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A Strange Case in Canada

Attorneys Appearing in Court

The rights of Indigenous peoples and the will of the energy industry to construct pipelines have faced off again and again. Readers will likely remember the protests at the Standing Rock Indian Reservation against the Dakota Access Pipeline. The protests lasted months, and individuals who were non-residents of the reserve joined the protests for a variety of reasons. In the end, the Dakota Access Pipeline was built, and is now operational. Canada’s history with it’s Indigenous peoples is somewhat different from the history of the United States, and a similar protest is occuring there as I write this article, in the province of British Columbia.

The crux of the protests is exactly the same; First Nations people in Canada, specifically the Wet'suwet'en, are worried about the potential environmental impacts the pipeline may have. It should be noted this is an oversimplification; within the Wet'suwet'en territory lies a complex network of different bands and clans. The dispute over whether or not a pipeline can be built through the territory is complex, for a variety of reasons.

The Wet'suwet'en have two groups of leaders, an elected council and hereditary chiefs. The elected council is a relatively new concept, introduced by colonists, while the hereditary chiefs have existed for a long time. The Government of Canada has given some level of authority to the elected council, and with that authority the council approved construction of the Coastal GasLink pipeline, owned by TransCanada Corporation. The Government of Canada and TransCanada, thinking their obligations to the Wet'suwet'en had been fulfilled, continued on with the construction of the pipeline. They were met by protestors; the hereditary chiefs were against the pipeline, and many people believe that their authority supersedes that of the elected council.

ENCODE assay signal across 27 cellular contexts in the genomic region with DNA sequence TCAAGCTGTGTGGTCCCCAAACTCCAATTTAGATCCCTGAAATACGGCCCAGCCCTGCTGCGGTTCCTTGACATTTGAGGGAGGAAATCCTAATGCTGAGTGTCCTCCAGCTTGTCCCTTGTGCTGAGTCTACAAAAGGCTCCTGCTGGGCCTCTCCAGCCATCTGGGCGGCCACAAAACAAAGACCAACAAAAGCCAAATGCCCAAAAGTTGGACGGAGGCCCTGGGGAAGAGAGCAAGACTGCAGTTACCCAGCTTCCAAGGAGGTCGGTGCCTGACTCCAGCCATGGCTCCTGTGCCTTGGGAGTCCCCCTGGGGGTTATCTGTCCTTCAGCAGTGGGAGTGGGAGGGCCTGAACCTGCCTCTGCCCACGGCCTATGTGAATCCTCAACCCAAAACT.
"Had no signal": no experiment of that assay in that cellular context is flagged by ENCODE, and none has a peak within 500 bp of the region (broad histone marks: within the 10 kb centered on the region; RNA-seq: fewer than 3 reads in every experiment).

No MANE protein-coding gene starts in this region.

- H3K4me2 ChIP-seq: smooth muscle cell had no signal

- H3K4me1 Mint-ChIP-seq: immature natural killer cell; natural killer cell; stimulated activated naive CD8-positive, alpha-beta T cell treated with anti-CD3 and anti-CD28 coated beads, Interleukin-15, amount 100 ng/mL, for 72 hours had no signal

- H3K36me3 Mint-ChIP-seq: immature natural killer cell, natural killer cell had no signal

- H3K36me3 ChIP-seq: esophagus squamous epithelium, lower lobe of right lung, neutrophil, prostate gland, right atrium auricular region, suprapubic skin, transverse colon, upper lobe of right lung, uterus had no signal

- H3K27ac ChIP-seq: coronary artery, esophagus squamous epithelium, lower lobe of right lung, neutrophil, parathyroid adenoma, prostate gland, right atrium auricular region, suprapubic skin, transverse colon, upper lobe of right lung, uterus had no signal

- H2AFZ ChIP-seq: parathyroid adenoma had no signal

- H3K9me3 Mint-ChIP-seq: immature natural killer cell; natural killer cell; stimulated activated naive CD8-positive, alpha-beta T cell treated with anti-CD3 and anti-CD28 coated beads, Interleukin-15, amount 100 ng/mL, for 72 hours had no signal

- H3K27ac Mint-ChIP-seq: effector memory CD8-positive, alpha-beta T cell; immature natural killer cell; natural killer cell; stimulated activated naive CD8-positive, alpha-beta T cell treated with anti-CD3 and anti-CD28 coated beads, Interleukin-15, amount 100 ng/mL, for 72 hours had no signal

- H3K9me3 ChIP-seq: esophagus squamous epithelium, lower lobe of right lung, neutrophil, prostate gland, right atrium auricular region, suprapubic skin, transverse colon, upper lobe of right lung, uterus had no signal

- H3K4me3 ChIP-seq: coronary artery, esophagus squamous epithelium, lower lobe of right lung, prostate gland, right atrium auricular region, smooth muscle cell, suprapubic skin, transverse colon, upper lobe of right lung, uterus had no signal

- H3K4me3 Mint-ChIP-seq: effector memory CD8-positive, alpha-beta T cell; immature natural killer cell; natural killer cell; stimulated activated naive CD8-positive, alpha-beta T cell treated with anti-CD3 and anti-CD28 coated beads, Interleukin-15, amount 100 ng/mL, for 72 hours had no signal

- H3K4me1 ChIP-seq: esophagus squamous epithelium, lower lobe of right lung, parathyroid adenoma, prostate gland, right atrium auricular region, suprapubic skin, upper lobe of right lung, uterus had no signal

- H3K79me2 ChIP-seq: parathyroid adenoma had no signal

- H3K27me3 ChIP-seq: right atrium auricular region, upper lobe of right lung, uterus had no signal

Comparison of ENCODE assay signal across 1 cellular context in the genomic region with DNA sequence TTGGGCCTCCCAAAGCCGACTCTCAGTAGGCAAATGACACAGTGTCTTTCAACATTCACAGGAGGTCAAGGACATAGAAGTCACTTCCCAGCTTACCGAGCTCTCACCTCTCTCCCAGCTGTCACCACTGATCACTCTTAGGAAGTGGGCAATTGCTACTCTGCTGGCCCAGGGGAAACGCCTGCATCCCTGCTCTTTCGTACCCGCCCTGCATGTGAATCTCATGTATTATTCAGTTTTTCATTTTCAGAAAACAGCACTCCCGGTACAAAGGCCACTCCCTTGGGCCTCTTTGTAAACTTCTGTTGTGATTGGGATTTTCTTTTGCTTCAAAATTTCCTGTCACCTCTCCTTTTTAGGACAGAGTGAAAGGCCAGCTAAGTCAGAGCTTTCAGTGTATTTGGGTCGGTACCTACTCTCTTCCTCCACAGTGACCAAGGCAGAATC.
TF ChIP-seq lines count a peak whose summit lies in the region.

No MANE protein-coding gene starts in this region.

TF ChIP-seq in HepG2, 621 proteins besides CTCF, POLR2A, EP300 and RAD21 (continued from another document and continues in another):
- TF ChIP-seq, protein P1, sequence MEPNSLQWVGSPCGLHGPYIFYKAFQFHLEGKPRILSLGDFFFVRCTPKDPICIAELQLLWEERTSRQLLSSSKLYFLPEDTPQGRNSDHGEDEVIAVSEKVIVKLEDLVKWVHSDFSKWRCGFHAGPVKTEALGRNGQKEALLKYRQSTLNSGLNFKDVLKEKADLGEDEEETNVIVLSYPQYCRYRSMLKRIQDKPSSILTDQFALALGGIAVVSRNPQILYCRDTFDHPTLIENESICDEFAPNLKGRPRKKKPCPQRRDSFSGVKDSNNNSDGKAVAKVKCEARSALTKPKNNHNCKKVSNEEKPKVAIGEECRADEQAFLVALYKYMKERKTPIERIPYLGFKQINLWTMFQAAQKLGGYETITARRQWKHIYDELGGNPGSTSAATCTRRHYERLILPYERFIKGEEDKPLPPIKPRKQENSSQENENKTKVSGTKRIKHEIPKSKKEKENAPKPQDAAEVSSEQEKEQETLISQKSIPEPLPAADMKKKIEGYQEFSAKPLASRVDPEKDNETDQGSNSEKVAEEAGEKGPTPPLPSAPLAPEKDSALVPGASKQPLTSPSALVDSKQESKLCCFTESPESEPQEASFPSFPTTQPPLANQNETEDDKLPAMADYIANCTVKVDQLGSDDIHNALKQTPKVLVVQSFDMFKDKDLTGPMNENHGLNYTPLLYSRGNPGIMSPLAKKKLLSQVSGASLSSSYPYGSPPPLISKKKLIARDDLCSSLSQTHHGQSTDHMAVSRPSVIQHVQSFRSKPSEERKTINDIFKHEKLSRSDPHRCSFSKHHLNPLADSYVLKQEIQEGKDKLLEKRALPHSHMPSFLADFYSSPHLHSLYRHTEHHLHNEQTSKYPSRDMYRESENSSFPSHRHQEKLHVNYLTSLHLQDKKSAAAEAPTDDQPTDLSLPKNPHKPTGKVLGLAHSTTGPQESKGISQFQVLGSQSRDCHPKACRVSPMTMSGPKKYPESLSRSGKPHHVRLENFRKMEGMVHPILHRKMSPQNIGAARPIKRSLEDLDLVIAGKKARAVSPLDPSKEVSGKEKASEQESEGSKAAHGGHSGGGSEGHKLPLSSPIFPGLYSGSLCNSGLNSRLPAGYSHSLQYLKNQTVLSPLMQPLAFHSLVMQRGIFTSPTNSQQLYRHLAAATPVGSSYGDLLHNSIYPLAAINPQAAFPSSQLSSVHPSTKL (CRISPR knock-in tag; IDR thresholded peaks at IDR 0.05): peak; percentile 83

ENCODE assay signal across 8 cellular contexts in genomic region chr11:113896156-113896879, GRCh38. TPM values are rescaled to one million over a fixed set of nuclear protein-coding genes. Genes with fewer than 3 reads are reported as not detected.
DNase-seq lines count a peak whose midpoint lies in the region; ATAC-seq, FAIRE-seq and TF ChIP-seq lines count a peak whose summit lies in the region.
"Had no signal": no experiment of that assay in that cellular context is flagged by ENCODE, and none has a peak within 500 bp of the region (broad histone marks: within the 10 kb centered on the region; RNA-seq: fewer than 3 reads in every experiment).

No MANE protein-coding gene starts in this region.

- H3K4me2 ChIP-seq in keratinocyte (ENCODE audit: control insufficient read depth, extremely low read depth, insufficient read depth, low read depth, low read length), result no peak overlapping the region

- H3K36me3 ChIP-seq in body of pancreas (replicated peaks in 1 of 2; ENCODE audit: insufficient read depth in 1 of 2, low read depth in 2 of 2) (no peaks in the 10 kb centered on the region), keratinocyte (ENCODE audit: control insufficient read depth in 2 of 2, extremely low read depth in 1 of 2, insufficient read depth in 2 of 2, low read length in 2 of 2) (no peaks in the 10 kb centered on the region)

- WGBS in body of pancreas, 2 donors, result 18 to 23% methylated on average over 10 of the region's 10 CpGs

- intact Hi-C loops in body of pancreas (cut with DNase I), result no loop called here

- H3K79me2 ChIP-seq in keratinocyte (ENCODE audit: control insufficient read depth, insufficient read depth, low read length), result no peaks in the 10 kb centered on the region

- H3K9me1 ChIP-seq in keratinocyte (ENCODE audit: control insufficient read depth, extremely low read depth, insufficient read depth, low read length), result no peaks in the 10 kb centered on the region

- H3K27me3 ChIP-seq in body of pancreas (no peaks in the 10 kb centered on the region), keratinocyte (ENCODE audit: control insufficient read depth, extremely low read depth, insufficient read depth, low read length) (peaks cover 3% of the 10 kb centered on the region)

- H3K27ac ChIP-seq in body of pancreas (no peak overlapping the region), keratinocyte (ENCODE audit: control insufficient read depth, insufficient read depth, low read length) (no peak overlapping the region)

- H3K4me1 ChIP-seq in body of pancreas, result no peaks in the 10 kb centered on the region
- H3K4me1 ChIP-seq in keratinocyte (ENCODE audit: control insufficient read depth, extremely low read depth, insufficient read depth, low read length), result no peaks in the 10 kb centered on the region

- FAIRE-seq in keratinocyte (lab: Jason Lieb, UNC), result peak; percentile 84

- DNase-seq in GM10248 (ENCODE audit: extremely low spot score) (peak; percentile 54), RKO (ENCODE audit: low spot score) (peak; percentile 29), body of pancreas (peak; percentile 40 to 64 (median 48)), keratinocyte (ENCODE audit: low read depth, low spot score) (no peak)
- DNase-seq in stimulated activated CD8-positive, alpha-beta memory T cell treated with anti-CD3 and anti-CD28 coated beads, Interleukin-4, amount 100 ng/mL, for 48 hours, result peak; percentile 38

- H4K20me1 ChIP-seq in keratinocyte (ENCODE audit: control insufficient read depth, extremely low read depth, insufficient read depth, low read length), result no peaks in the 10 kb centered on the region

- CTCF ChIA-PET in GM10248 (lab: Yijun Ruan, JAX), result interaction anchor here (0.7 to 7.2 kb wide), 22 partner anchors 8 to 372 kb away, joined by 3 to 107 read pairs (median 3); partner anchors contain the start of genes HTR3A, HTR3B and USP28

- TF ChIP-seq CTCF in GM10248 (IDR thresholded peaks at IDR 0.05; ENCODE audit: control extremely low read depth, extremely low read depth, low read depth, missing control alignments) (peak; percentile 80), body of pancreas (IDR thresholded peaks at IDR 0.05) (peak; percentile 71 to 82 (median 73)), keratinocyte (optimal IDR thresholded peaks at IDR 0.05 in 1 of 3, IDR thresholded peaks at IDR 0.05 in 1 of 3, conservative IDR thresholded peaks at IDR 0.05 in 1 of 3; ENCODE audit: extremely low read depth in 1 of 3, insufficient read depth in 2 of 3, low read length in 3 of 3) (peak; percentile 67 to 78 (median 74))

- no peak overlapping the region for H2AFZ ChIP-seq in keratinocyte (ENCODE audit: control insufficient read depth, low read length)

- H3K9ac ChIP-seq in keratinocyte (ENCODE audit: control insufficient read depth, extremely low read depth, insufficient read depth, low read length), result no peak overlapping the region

Wet'suwet'en territory is unceded, which means that while it lies within the borders of Canada, it has not technically entered into an agreement to become a part of Canada; no treaties have been signed between the Wet'suwet'en government and the Canadian government. There are actually vast swaths of such territory in Canada, and time will tell what will become of the relationship between the central government, the elected councils, and traditional leadership structures within First Nations territory.

This is all occurring during a time in which the Canadian government, under Justin Trudeau, has committed to strengthening relationships between Indigenous peoples and the government; in part, the government seeks to do this by atoning for the history of colonialism in Canada. During a dispute like this, the complexities of colonial institutions mingling with traditional governments comes to light, and it makes one wonder why the government did not anticipate blowback from the hereditary chiefs. Having an attorney who is in the know; who was a part of the Wet'suwet'en or a band with a similar governing structure is incredibly useful in such a scenario. This extends to any courthouse where you expect complex social, legal and cultural entanglements experienced attorneys for local counsel can help you untangle the web and find solutions that work for all parties.